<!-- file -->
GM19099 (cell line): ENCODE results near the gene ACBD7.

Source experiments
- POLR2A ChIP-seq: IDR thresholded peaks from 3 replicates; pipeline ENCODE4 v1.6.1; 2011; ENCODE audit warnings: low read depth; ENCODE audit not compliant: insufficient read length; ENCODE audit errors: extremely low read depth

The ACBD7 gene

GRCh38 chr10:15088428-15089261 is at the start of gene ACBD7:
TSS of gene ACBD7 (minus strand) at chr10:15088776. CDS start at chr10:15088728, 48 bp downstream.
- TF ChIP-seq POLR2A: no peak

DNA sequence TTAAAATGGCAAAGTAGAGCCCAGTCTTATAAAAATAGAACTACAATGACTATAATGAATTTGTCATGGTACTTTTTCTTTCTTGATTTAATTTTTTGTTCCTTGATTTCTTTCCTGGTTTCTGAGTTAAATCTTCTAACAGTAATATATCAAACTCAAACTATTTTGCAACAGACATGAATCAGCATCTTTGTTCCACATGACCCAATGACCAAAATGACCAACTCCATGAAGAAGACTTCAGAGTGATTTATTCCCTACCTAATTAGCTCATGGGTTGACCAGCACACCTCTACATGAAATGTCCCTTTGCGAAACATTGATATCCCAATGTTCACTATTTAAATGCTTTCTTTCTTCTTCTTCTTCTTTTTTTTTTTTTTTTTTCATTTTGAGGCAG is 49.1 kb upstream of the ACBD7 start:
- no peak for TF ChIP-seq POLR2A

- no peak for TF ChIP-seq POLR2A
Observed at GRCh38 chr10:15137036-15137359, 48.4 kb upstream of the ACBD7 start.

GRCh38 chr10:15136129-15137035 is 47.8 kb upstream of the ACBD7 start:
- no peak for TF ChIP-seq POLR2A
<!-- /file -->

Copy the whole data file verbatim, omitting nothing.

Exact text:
GM19099 (cell line): ENCODE results near the gene ACBD7.

Source experiments
- POLR2A ChIP-seq: IDR thresholded peaks from 3 replicates; pipeline ENCODE4 v1.6.1; 2011; ENCODE audit warnings: low read depth; ENCODE audit not compliant: insufficient read length; ENCODE audit errors: extremely low read depth

The ACBD7 gene

GRCh38 chr10:15088428-15089261 is at the start of gene ACBD7:
TSS of gene ACBD7 (minus strand) at chr10:15088776. CDS start at chr10:15088728, 48 bp downstream.
- TF ChIP-seq POLR2A: no peak

DNA sequence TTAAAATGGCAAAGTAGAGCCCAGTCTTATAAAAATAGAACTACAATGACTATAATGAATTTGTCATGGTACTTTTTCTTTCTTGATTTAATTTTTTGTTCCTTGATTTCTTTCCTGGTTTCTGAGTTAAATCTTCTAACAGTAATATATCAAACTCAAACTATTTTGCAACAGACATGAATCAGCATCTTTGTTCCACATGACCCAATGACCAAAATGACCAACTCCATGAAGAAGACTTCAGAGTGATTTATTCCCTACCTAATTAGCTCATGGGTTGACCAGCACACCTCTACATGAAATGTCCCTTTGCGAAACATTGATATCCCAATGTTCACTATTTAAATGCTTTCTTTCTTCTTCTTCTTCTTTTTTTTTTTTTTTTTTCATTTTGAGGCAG is 49.1 kb upstream of the ACBD7 start:
- no peak for TF ChIP-seq POLR2A

- no peak for TF ChIP-seq POLR2A
Observed at GRCh38 chr10:15137036-15137359, 48.4 kb upstream of the ACBD7 start.

GRCh38 chr10:15136129-15137035 is 47.8 kb upstream of the ACBD7 start:
- no peak for TF ChIP-seq POLR2A